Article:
WASHINGTON – Lockheed Martin Corp, the largest U.S. defense contractor, on Wednesday became the latest weapons maker in recent months to announce layoffs, saying it would let go of 600 workers in its Mission Systems and Training Division later this month.
Lockheed spokesman Keith Little said the layoffs were not linked to the partial U.S. government shutdown, but reflected the increasingly challenging business environment.
The company said it would provide details by November 6 about which of its 100 locations around the country would be affected. Most of the affected workers would leave their jobs by late November.
"This action is necessary to address continuing challenges in our business environment, including continued uncertain program funding, delays in contract awards and an extremely competitive market," Little said in a statement.
Lockheed has already cut its workforce by over 30,000 employees since 2008 and consolidated facilities as it braced for tighter military budgets. A company spokeswoman said the workforce now totaled 116,000.
Lockheed is one of many defense contractors laying off workers and consolidating facilities as the Pentagon braces for over $1 billion in spending cuts over the next decade. when?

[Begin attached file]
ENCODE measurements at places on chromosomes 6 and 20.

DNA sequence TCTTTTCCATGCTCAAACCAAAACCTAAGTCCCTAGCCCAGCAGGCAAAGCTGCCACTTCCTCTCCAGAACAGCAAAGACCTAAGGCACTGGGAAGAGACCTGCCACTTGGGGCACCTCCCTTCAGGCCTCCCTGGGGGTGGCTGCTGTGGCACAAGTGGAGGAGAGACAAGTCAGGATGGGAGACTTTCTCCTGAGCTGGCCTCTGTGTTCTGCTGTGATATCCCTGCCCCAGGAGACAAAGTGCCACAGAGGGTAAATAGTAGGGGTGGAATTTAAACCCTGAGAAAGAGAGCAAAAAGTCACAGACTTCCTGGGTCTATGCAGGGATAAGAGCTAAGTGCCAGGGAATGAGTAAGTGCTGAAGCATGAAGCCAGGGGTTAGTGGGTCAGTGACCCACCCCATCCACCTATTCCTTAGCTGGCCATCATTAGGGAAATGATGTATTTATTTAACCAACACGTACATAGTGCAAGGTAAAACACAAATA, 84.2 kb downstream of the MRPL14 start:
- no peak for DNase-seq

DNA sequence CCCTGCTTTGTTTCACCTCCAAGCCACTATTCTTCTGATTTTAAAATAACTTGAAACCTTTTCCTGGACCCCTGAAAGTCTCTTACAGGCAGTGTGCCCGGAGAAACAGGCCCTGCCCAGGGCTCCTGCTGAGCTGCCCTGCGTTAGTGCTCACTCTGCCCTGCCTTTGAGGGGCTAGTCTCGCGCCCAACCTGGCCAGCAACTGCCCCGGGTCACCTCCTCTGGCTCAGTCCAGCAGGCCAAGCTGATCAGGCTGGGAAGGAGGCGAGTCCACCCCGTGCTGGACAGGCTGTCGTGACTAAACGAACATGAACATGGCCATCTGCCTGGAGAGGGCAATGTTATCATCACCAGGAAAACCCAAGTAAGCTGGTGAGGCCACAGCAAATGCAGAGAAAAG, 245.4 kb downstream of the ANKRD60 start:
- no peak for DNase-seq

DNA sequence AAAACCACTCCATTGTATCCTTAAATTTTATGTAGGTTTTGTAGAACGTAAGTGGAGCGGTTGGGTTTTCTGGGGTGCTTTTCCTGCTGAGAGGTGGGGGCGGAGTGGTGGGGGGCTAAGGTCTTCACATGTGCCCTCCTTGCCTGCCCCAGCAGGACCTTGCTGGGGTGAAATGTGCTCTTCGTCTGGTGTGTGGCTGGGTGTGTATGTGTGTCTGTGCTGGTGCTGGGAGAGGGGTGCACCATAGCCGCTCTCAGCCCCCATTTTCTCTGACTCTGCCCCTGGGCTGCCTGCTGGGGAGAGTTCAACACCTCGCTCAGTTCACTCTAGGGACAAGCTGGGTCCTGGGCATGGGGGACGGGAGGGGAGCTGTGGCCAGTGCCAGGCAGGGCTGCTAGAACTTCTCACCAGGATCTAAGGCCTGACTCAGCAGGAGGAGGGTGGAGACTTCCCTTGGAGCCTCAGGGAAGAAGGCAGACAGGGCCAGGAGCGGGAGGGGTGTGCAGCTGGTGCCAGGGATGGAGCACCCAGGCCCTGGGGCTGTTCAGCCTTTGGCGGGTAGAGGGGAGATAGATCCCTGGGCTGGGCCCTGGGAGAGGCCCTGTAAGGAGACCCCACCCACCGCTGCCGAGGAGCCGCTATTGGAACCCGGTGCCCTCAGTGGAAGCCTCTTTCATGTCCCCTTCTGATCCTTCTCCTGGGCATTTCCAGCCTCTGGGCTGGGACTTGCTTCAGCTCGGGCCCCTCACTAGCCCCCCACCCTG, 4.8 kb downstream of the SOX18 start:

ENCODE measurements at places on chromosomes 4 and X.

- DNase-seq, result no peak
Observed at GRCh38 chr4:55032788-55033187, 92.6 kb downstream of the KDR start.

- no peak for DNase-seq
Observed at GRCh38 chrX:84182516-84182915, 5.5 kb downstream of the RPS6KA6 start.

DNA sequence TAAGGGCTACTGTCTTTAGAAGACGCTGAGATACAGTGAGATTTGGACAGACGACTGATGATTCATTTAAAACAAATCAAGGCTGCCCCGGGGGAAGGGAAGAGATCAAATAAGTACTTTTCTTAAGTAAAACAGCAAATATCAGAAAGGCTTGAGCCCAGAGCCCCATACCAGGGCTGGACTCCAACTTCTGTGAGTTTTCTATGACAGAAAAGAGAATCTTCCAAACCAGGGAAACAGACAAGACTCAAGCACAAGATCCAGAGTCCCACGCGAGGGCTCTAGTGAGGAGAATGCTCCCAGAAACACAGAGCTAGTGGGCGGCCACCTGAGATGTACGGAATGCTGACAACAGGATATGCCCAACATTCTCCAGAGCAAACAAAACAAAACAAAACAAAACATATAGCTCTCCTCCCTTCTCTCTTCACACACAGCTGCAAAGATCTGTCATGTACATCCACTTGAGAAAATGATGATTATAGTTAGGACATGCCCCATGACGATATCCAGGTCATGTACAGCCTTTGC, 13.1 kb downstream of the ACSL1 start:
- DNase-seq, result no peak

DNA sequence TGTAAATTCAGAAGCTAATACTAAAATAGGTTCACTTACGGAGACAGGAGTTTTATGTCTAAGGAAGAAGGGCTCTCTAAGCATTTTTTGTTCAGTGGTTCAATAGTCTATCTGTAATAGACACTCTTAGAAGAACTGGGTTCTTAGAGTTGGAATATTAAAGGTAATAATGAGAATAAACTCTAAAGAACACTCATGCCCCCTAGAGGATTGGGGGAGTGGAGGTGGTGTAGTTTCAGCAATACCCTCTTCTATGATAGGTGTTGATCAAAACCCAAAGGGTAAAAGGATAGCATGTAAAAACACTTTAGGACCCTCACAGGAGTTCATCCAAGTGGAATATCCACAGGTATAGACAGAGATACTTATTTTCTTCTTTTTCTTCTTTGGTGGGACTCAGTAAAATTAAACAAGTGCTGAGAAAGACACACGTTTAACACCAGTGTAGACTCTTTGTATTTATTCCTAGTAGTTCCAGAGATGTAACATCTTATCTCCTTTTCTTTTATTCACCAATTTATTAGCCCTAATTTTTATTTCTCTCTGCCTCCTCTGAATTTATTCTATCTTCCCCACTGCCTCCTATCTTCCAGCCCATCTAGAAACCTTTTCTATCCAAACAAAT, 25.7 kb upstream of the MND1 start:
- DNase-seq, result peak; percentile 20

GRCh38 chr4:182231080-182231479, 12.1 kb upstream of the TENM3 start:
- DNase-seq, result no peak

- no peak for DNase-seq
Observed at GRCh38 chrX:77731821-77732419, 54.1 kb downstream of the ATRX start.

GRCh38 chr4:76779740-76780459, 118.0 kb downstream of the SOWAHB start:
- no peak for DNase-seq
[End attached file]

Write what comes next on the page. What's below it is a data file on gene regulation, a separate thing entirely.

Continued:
This week, Britain's BAE Systems Plc said it would close its Sealy, Texas plant where it builds ground combat vehicles, resulting in over 300 expected job losses.
Dan Stohr, spokesman for the Aerospace Industries Association, the industry's biggest lobbying group, said the layoffs and plant closures were not surprising, since companies were trying to position themselves to weather the downturn.
"Our greatest worry is that important skills and capabilities will be lost as workers transition to other industries as a result of these layoffs," Stohr said.
"We urge Congress and President Obama to work together to put aside sequestration, address the real drivers of our debt and deficit issues, and avoid slashing the very innovation and investments we need to grow in the future."
Last week, Lockheed scaled back by 20 percent its plans to furlough 3,000 employees as a result of the partial government shutdown, after Defense Secretary Chuck Hagel recalled most civilian defense employees.
Industry executives say ongoing uncertainty about future funding levels and a continuing impasse over mandatory cuts in defense spending are slowing government orders, which is beginning to reduce revenues and earnings across the sector.
AIA says the downturn is hitting small and medium-sized business particularly hard since many of them lack the diverse portfolios of larger firms like Lockheed.
In June the group released a survey which showed that 88 percent of small and medium sized defense companies expected a downturn in orders and resulting layoffs.
(Reporting by Andrea Shalal-Esa; Editing by Carol Bishopric and Leslie Adler)